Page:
Anthology film about three owners of a yellow Rolls-Royce. A British diplomat buys the car for his French wife. A mobster's girlfriend has an affair in Italy. An American woman drives a Yugoslavian partisan to Ljubljana on the eve of the Nazi invasion.
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Three stories about the lives and loves of those who own a certain yellow Rolls-Royce: **First purchased by the Marquess of Frinton for his wife as a belated anniversary present, the Marchiness finds her own use for the vehicle, one which prompts her husband to sell the car in disgust. **Gangster Paolo Maltese's moll, Mae, thinks the Rolls is a "classy" car in which to tour Paolo's home town in Italy. When Paolo is called away to the U.S. to finish some "business", a bored Mae takes the Rolls-Royce on a spin through the country, enjoying both the sights and the handsome Italian photographer who crosses her path. **By the outbreak of World War II, the car has come into the possession of socialite Gerda Millet. While on her way to visit Yugoslavian royalty, Gerda and the Rolls-Royce become (at first) unwitting and then (eventually) most willing participants in the Yugoslavian fight. Written by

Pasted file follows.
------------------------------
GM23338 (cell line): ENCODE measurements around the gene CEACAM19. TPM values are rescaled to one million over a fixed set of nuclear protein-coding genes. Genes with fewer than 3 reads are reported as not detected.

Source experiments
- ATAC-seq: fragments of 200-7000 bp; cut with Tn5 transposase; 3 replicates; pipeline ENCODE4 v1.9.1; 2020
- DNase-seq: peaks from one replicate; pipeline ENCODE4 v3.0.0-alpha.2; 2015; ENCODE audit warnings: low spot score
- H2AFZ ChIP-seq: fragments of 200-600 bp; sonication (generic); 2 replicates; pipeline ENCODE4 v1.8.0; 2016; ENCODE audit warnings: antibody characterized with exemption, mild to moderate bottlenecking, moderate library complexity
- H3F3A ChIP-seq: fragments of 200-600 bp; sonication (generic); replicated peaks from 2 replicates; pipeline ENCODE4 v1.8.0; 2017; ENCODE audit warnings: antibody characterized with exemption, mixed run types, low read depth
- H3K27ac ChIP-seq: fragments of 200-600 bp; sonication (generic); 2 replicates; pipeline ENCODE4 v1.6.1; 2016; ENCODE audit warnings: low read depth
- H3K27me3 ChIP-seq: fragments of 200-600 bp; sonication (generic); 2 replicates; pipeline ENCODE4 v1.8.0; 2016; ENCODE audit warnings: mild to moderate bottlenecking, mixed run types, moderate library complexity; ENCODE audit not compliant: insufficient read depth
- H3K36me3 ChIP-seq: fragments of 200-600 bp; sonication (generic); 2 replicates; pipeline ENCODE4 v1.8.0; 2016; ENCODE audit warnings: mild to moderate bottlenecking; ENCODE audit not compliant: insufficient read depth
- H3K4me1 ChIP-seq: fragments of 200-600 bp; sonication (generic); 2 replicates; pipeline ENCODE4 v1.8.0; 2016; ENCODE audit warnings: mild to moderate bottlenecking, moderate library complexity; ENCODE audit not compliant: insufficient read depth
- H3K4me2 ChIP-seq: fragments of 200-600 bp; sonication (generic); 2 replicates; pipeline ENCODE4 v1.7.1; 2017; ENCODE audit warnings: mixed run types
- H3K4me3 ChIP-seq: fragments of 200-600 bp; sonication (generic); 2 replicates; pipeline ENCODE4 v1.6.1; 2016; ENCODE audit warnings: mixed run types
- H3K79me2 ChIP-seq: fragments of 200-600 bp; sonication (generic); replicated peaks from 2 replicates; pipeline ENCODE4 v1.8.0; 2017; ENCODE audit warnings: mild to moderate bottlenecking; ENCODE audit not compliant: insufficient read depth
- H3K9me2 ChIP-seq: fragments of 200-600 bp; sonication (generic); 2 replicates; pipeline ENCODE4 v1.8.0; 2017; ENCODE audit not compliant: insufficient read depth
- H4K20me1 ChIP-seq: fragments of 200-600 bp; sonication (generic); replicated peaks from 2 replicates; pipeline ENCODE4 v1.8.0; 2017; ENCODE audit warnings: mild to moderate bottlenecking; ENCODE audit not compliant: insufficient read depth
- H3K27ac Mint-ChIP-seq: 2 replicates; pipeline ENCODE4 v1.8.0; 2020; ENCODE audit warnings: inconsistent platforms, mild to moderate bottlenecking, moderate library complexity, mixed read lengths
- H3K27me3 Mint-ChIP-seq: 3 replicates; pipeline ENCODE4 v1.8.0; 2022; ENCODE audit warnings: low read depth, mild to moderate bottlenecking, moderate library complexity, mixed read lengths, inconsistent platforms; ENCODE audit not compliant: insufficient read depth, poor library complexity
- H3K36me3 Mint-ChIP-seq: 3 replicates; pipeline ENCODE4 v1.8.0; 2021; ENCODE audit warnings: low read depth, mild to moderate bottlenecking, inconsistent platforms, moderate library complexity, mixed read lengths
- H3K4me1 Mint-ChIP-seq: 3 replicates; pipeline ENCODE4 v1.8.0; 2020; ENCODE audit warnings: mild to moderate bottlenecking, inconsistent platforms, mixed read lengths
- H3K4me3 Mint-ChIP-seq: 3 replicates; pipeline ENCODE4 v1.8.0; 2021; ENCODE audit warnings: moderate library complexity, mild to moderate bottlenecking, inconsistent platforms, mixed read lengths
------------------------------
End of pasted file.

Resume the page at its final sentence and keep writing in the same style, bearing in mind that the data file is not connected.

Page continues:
The Rolls-Royce used in the film was a pale blue 1930 Phantom II Sedanca de Ville, which MGM technicians covered with twenty coats of yellow paint; a few coats of black were added to the top of the hood, the roof, and the wings. See more »
When Gerda Millett crosses the border into Yugoslavia, the border guard tells her he hopes Roosevelt is elected to a 4th term as president. This scene happens before the German invasion of Yugoslavia, 1941. Roosevelt was still in his second term. See more »
All the three actresses are beautiful and attractive: some honest and some dishonest. The men remain the drones to the queen bee in all the three episodes.
Jeanne Moreau is probably the weakest of the trio but elegant in her role as a wife who has a young lover. Shirley Maclaine is the classical stunning dumb blonde who has to make a choice to step into a stable, rich married life. The fascinating Ingrid Bergman chooses to step down from a wealthy peerage to a realistic rustic lifestyle using charming wit for achieving an honest end.
This is Asquith's last film with Jack Hildyard's cinematography that is patchy but stunning at times. As a film it is average but the casting and the performances of the three ladies and George C Scott are notable.
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